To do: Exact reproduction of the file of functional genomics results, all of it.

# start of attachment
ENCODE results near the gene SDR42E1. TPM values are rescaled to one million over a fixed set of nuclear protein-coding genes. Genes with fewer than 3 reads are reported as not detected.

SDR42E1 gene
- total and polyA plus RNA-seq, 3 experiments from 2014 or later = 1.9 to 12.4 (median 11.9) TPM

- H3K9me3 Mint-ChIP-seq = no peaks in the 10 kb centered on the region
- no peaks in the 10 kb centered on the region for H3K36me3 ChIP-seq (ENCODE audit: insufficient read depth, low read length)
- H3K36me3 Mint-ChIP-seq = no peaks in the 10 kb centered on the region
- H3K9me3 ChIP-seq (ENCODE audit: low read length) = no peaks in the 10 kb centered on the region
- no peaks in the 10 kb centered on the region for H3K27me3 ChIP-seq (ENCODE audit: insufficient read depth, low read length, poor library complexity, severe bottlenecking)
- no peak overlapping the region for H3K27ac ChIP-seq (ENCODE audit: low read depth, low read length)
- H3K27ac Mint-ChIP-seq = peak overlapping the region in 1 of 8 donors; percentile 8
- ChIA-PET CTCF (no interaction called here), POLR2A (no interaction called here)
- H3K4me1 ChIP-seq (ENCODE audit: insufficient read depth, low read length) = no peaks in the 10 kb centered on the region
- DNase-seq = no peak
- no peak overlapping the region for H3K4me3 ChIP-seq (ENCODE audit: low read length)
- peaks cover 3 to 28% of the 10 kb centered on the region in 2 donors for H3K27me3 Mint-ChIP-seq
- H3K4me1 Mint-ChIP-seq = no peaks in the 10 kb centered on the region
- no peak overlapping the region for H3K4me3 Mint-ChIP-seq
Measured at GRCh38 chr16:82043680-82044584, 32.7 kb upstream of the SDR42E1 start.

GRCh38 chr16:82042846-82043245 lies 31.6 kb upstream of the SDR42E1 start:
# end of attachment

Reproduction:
ENCODE results near the gene SDR42E1. TPM values are rescaled to one million over a fixed set of nuclear protein-coding genes. Genes with fewer than 3 reads are reported as not detected.

SDR42E1 gene
- total and polyA plus RNA-seq, 3 experiments from 2014 or later = 1.9 to 12.4 (median 11.9) TPM

- H3K9me3 Mint-ChIP-seq = no peaks in the 10 kb centered on the region
- no peaks in the 10 kb centered on the region for H3K36me3 ChIP-seq (ENCODE audit: insufficient read depth, low read length)
- H3K36me3 Mint-ChIP-seq = no peaks in the 10 kb centered on the region
- H3K9me3 ChIP-seq (ENCODE audit: low read length) = no peaks in the 10 kb centered on the region
- no peaks in the 10 kb centered on the region for H3K27me3 ChIP-seq (ENCODE audit: insufficient read depth, low read length, poor library complexity, severe bottlenecking)
- no peak overlapping the region for H3K27ac ChIP-seq (ENCODE audit: low read depth, low read length)
- H3K27ac Mint-ChIP-seq = peak overlapping the region in 1 of 8 donors; percentile 8
- ChIA-PET CTCF (no interaction called here), POLR2A (no interaction called here)
- H3K4me1 ChIP-seq (ENCODE audit: insufficient read depth, low read length) = no peaks in the 10 kb centered on the region
- DNase-seq = no peak
- no peak overlapping the region for H3K4me3 ChIP-seq (ENCODE audit: low read length)
- peaks cover 3 to 28% of the 10 kb centered on the region in 2 donors for H3K27me3 Mint-ChIP-seq
- H3K4me1 Mint-ChIP-seq = no peaks in the 10 kb centered on the region
- no peak overlapping the region for H3K4me3 Mint-ChIP-seq
Measured at GRCh38 chr16:82043680-82044584, 32.7 kb upstream of the SDR42E1 start.

GRCh38 chr16:82042846-82043245 lies 31.6 kb upstream of the SDR42E1 start: